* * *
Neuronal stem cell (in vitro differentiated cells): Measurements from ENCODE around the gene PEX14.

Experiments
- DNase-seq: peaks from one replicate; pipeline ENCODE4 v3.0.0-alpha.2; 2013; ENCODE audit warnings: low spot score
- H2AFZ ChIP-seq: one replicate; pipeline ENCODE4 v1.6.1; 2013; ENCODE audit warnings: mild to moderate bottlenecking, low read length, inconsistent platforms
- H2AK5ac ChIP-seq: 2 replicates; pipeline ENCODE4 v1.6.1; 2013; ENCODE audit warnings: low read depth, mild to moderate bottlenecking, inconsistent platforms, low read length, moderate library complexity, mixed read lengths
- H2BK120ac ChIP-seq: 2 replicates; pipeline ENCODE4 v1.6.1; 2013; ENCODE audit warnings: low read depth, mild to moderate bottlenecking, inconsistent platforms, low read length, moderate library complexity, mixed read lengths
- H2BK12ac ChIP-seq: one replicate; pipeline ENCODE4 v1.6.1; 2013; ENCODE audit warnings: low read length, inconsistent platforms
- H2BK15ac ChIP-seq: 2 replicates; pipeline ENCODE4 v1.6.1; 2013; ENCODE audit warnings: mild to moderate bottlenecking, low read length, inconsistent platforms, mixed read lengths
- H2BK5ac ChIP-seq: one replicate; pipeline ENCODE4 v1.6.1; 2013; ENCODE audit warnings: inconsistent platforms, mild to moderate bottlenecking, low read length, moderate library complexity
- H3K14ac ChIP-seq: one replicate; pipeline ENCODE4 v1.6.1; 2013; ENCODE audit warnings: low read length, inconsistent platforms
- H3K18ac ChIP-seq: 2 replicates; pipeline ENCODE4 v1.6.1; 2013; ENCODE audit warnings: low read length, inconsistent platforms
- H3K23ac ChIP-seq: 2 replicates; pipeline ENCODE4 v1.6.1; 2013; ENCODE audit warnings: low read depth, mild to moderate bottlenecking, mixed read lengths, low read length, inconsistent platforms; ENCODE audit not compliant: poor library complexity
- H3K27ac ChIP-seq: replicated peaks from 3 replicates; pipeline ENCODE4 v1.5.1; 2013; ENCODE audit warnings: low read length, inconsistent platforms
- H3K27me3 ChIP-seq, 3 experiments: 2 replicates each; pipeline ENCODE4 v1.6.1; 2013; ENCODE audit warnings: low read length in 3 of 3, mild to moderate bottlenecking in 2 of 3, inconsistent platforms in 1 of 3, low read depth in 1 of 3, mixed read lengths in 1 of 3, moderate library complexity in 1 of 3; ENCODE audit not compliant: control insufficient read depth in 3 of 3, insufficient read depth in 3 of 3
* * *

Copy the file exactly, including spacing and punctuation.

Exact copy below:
Neuronal stem cell (in vitro differentiated cells): Measurements from ENCODE around the gene PEX14.

Experiments
- DNase-seq: peaks from one replicate; pipeline ENCODE4 v3.0.0-alpha.2; 2013; ENCODE audit warnings: low spot score
- H2AFZ ChIP-seq: one replicate; pipeline ENCODE4 v1.6.1; 2013; ENCODE audit warnings: mild to moderate bottlenecking, low read length, inconsistent platforms
- H2AK5ac ChIP-seq: 2 replicates; pipeline ENCODE4 v1.6.1; 2013; ENCODE audit warnings: low read depth, mild to moderate bottlenecking, inconsistent platforms, low read length, moderate library complexity, mixed read lengths
- H2BK120ac ChIP-seq: 2 replicates; pipeline ENCODE4 v1.6.1; 2013; ENCODE audit warnings: low read depth, mild to moderate bottlenecking, inconsistent platforms, low read length, moderate library complexity, mixed read lengths
- H2BK12ac ChIP-seq: one replicate; pipeline ENCODE4 v1.6.1; 2013; ENCODE audit warnings: low read length, inconsistent platforms
- H2BK15ac ChIP-seq: 2 replicates; pipeline ENCODE4 v1.6.1; 2013; ENCODE audit warnings: mild to moderate bottlenecking, low read length, inconsistent platforms, mixed read lengths
- H2BK5ac ChIP-seq: one replicate; pipeline ENCODE4 v1.6.1; 2013; ENCODE audit warnings: inconsistent platforms, mild to moderate bottlenecking, low read length, moderate library complexity
- H3K14ac ChIP-seq: one replicate; pipeline ENCODE4 v1.6.1; 2013; ENCODE audit warnings: low read length, inconsistent platforms
- H3K18ac ChIP-seq: 2 replicates; pipeline ENCODE4 v1.6.1; 2013; ENCODE audit warnings: low read length, inconsistent platforms
- H3K23ac ChIP-seq: 2 replicates; pipeline ENCODE4 v1.6.1; 2013; ENCODE audit warnings: low read depth, mild to moderate bottlenecking, mixed read lengths, low read length, inconsistent platforms; ENCODE audit not compliant: poor library complexity
- H3K27ac ChIP-seq: replicated peaks from 3 replicates; pipeline ENCODE4 v1.5.1; 2013; ENCODE audit warnings: low read length, inconsistent platforms
- H3K27me3 ChIP-seq, 3 experiments: 2 replicates each; pipeline ENCODE4 v1.6.1; 2013; ENCODE audit warnings: low read length in 3 of 3, mild to moderate bottlenecking in 2 of 3, inconsistent platforms in 1 of 3, low read depth in 1 of 3, mixed read lengths in 1 of 3, moderate library complexity in 1 of 3; ENCODE audit not compliant: control insufficient read depth in 3 of 3, insufficient read depth in 3 of 3